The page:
“There are many instructive historical parallels between Ireland and countries that make up Africa. Like most African countries, Ireland was a victim of decades of ruthless imperial oppression. It also went through severe deprivation and underdevelopment after freeing itself from the stranglehold of British colonialism….. English is not the original language of the Irish people. It was imposed on them, like the rest of us in Africa, by British colonialists. After independence, which was won at the cost of great sacrifice, the Irish strained very hard to instil loyalty to Irish Gaelic, the original language of the Irish, among its citizens by insisting that the language be taught to students from an impressionable age so that they will grow up to speak the language and have pride in it.” Who knew!
The Protestant majority and Catholic minority in Northern Ireland have been in conflict almost from the beginning. While the Republic of Ireland is fully independent, Northern Ireland remains under British rule, and the Catholic communities in cities like Belfast and Londonderry have complained of unfair treatment and discrimination by the Protestant-controlled government and police forces. Violence erupted between unionists who favoured their remaining in Britain…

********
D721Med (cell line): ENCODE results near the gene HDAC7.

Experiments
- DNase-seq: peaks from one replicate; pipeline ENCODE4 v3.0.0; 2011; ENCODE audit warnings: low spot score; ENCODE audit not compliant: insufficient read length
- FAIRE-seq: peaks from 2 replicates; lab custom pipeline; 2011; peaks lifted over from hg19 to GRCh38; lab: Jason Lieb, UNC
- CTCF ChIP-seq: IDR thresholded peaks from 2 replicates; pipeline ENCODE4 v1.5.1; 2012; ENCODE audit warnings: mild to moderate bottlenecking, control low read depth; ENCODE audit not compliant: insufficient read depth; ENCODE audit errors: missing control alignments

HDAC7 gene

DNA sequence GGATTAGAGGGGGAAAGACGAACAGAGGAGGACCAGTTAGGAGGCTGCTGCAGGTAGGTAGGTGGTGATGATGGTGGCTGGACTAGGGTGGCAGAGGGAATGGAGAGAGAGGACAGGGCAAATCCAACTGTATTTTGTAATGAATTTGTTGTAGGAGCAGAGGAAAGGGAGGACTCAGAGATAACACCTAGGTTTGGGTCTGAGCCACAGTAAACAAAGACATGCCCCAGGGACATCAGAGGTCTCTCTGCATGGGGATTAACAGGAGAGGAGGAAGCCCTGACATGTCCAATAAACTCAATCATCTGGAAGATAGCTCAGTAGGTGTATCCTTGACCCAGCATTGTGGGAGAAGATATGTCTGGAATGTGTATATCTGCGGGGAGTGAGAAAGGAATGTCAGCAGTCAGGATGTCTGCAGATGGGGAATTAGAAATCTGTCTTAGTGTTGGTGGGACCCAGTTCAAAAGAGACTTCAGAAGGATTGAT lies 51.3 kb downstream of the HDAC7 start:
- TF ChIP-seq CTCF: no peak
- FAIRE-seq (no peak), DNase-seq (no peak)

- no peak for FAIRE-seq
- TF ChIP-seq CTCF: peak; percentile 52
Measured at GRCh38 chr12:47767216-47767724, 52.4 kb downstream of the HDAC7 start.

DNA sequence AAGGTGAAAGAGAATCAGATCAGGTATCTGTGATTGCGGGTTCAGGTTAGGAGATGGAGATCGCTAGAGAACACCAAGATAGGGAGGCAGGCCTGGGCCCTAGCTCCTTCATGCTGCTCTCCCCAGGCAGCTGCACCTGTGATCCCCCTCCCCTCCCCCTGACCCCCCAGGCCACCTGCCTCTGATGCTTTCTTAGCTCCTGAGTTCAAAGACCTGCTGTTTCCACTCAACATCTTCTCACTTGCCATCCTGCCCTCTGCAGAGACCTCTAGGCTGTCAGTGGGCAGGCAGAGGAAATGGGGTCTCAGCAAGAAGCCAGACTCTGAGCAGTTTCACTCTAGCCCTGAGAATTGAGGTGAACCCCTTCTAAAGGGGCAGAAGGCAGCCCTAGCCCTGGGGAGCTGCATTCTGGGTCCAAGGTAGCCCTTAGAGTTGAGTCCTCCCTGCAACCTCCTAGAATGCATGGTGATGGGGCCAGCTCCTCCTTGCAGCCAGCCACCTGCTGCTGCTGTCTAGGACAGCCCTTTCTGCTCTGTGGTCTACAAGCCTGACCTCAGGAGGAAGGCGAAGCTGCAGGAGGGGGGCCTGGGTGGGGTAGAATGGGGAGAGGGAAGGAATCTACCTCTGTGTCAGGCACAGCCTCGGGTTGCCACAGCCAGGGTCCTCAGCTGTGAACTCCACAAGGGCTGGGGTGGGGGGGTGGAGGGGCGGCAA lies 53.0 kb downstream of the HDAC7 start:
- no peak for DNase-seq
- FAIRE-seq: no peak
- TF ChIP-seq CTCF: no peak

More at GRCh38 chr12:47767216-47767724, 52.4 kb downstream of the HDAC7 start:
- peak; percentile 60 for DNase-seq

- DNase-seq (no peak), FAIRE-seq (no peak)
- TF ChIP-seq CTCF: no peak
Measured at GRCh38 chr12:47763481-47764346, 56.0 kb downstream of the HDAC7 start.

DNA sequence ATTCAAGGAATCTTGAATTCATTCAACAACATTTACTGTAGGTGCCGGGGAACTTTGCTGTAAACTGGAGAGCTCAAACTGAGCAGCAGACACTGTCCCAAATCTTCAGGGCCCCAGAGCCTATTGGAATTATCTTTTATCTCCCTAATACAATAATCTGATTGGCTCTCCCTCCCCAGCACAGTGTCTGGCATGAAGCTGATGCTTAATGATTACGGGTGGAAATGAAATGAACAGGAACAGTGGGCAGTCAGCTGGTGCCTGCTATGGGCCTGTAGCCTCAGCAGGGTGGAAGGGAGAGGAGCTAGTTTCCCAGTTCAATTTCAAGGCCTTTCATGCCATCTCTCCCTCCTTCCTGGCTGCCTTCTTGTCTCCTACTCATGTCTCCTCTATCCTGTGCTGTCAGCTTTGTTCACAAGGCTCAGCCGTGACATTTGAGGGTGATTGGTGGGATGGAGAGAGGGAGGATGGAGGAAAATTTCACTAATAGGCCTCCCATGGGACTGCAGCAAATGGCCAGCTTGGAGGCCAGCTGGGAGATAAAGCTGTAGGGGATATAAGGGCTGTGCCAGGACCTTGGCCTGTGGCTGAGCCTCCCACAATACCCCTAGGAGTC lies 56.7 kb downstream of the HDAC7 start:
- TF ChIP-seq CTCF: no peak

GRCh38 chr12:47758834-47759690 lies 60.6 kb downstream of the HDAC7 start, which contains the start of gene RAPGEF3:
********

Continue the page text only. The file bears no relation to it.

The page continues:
Between 1845 and 1852, Ireland also faced what was called the Great Famine, which led to the mass exodus of its people. That was how many of them ended up in Boston, Massachusetts, USA. Yet, with no natural resources available to extract and sell, the people were subsequently able to overcome adversities, welcome prosperity and they even went on to build an economy that was the fastest growing in the whole of Europe. It was once referred to as the Celtic Tiger to buttress a period of rapid economic growth in the mid-1990s to the late 2000s.